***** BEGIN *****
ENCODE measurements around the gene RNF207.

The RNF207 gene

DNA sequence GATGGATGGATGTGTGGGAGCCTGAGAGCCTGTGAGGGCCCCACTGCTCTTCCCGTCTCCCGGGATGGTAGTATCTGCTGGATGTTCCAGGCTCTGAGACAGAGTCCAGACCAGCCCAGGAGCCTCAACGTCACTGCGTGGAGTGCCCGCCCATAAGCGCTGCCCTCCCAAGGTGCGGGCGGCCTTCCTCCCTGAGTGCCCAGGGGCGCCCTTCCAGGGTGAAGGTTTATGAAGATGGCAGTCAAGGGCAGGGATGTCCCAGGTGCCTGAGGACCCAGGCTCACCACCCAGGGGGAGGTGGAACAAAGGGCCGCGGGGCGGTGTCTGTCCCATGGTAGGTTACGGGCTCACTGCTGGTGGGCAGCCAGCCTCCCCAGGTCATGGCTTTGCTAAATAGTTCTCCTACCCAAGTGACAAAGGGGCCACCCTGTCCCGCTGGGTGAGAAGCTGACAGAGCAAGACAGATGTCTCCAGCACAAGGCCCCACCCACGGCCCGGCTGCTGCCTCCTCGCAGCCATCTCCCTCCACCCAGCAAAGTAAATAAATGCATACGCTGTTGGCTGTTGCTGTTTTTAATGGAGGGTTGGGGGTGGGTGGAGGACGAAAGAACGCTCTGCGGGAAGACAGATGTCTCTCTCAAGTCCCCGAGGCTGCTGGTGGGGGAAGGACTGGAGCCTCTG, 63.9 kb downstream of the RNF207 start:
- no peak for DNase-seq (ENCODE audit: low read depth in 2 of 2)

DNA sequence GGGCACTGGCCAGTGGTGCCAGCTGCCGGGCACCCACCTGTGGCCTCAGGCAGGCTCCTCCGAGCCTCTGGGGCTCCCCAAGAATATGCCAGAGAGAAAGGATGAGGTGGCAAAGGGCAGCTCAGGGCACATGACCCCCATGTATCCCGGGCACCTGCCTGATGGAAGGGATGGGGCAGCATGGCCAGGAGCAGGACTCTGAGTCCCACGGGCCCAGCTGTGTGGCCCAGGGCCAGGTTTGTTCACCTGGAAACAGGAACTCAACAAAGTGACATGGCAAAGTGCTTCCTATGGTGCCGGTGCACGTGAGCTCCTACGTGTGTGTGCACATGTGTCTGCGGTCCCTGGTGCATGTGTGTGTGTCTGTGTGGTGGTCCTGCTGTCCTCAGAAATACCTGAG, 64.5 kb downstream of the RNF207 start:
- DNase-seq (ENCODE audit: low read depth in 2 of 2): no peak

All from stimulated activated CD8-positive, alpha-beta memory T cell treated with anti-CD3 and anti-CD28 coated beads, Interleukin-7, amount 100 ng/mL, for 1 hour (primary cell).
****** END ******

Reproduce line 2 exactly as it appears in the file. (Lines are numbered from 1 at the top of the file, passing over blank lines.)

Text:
The RNF207 gene